BY JACK HERMAN
Daily Sports Writer
Published February 16, 2005
After a quick scan around Crisler Arena during any women’s basketball game, one thing ------— or rather the lack of one thing — stands out; there’s no student section.
The men’s team has the Maize Rage, and last year, the women had the Blunatics — which until this year was known as the Bluenatics. The group started midway through the season, and thanks to the help of free admission for students, free Blunatics T-shirts and free pizza, it had a dedicated following of about 20 students by the end of the year. This year, the Blunatics failed to stay intact.
The marketing department looked to start the group early in the season. It had an organizational meeting before the team’s first home game, but not enough support carried over, and it fell apart.
“Women’s basketball faces a challenge,” said Bess Tortolani, director of marketing for the women’s basketball team. “Our basketball fans are obviously also men’s basketball fans. So our students are looking towards the action and excitement of the men’s basketball games.”
Tortolani estimates about 20 students started off the season attending games, but now that number has whittled down to about five or 10. She attributes this to the fact that most students don’t know that attendance and parking at women’s basketball games is free with an Mcard.
“We’ve had a very difficult time reaching out to the students,” Tortolani said. “(Free tickets and parking) are the two hardest things to get across to students. It seems that students are really unaware that this is the case.”
The attendance averaged at 2,715 last year, but that figure has dropped to 2,143 this year. And, the highest attendance of the season, 4,123, came against Michigan State — who brought along a large group of Spartans fans.
Without the Blunatics the marketing department has taken alternate steps to try and increase attendance. Rather than focusing on all the students at Michigan, it has targeted specific student organizations to come to games.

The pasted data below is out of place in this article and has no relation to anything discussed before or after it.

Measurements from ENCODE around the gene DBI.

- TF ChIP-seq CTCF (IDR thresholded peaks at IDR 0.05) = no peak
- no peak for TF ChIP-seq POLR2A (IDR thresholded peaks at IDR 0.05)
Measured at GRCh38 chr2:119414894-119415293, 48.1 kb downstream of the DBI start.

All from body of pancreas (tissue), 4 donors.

Part of this program has included having various student musical groups perform the national anthem before each game. For halftime, it has brought in different student performance groups to entertain the crowd, such as a breakdancing group and the music-making “Groove.” The Greek system and Dance Marathon have both teamed with the department for upcoming events.
Also the department has looked to bring local residents out to games. It brought in local school bands to perform at the Penn State game. The team sponsored National Girls and Women in Sports Day along with local Girl Scout troops on Feb. 6 and brought in 3,625 fans in the loss to Minnesota. Due to their success, both these events will return next year.
Autograph signing — which also occurred after the Minnesota game — has proven to be effective. When the team signed autographs for fans after the Indiana game, it drew a crowd of 2,348 despite a very heavy snowstorm the day before.
“Our student athletes on our women’s basketball team are absolutely amazing about going into the crowd afterwards and really taking the time to introduce themselves to the fans,” Tortolani said. “We’re still trying to build our fan base, and we’re trying to get people to interact with our student athletes because that’s what women’s basketball is all about.”
Other attempts have been made to get the fans closer to the team. The department created posters of all the players, which are given out as scorecards at every game. It also distributes trading cards of all the players, an idea that Michigan coach Cheryl Burnett suggested.
“When you have pictures of athletes when they were in college, it creates a feeling of knowing this person,” Tortolani said. “We have an athlete like Tabitha Pool, who has a really excellent shot at making it in to the WNBA, so now people have this connection to Tabitha Pool.”
Although many of the recent efforts are aimed at drawing in the local community to games, the team still hopes that a student fan section can be created.
“We would love to have a group of enthusiastic Michigan fans come and say ‘Hey, we’re going to make it our goal to start up the Blunatics this year,’ ” Tortolani said. “Once we’re able to get a group (of 100 to 150 students), we’ll have the T-shirts printed off, we’ll have events with the team, we’ll have events with the coaches at practice.”